Top five federal politics stories of the decade

Ten years is a long time in Ottawa

Before Christmas the Bill Good Show at CKNW in Vancouver asked me to pick the top five political stories of the decade now drawing to a close. Like all best-of-the-aughts lists, mine is highly debatable. But what the heck—this sort of pastime goes down well with shortbread.

So here’s my list. I offer it in chronological order, rather than order of importance, since one story sometimes seems to lead to the next, almost as if an intelligible narrative to the arbitrary ten-year span is struggling to take shape:

1. August 21, 2002 Jean Chretien announces he will not seek a fourth mandate as Prime Minister, setting in motion the transition to Paul Martin’s leadership of the Liberal party. The overused phrase “end of an era” actually fits.

2. October 16, 2003: Stephen Harper and Peter MacKay announce their agreement in principle to unite the Progressive Conservative and Canadian Alliance parties, setting the stage for the new Conservative Party of Canada.

3. Feb. 10 2004: Auditor General Sheila Fraser’s report on Liberal mismanagement (to say the least) in spending of hundreds of millions in Quebec between 1997 and 2001 begins the sponsorship scandal. Martin would never recover. Stories 1 and 2 take on new meaning.

4. June/July 2006: Between 500 and 1,000 Canadian combat troops join U.S.-led coalition forces in Operation Mountain Thrust,  the start of large-scale fighting against Taliban insurgents in southern Afghanistan. It’s war, although Canada’s political and military leaders take their time conceding that sobering fact.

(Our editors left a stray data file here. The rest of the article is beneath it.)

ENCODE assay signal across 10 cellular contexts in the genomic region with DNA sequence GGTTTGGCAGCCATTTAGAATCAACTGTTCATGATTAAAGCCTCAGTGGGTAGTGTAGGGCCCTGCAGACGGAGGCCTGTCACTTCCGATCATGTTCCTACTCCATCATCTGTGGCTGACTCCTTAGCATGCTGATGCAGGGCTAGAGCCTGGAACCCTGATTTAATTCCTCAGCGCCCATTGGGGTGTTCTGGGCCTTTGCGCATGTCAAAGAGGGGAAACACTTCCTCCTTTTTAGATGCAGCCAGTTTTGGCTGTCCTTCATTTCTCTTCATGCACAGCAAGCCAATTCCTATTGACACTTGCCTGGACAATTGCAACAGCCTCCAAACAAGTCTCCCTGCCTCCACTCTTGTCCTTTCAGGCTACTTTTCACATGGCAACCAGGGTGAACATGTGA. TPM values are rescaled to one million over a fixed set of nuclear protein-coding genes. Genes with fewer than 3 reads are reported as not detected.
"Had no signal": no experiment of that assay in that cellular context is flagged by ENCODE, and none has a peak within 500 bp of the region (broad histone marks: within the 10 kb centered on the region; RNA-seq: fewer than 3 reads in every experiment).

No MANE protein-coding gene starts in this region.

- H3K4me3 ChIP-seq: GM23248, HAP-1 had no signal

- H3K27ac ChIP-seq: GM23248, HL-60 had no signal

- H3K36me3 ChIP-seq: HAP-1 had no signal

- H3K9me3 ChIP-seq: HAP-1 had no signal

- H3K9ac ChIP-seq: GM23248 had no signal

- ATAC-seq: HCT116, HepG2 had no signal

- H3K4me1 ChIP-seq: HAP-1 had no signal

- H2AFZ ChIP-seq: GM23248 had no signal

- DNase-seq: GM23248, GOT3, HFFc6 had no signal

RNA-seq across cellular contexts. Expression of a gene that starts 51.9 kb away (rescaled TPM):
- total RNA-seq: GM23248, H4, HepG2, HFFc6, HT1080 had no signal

5. January 23, 2006: Canadian voters hand Stephen Harper a minority victory in the federal election. The Conservatives win 124 out of 308 seat, up from 99 MPs in 2004. So much for one-party democracy and “Gritlock.” Harper goes on to surprise many with his ability to run a prolonged minority government..

Each of these stories resonated for years. The Liberals have not found stable, convincing leadership since Chrétien departed. The united right continues to dominate national politics. The impact of the sponsorship scandal—especially on Quebec’s electoral map and inside the Liberal party in the province—hasn’t yet washed out of the political system. And the harsh realities of Afghanistan still overshadow all other aspects of foreign and defence policy.

I had trouble leaving two stories off my list. Firstly, Chrétien’s March 17, 2003, announcement that Canada would not join George W. Bush’s “coalition of the willing” in an Iraq invasion, unless there was UN backing. Secondly, the Nov. 27, 2008, start of secret negotiations toward the ill-fated “coalition” they would form, with Bloc support, in an attempt to vote down the Conservatives in the House and form a government.

It would be interesting to draft a list of the top negative stories of the past ten years. For instance, successive federal governments did not come to grips with climate change. Successive governments did not reform Ottawa’s woefully outmoded access to information rules. And the continued disgrace of our unelected, unaccountable, insupportable Senate was not ended.

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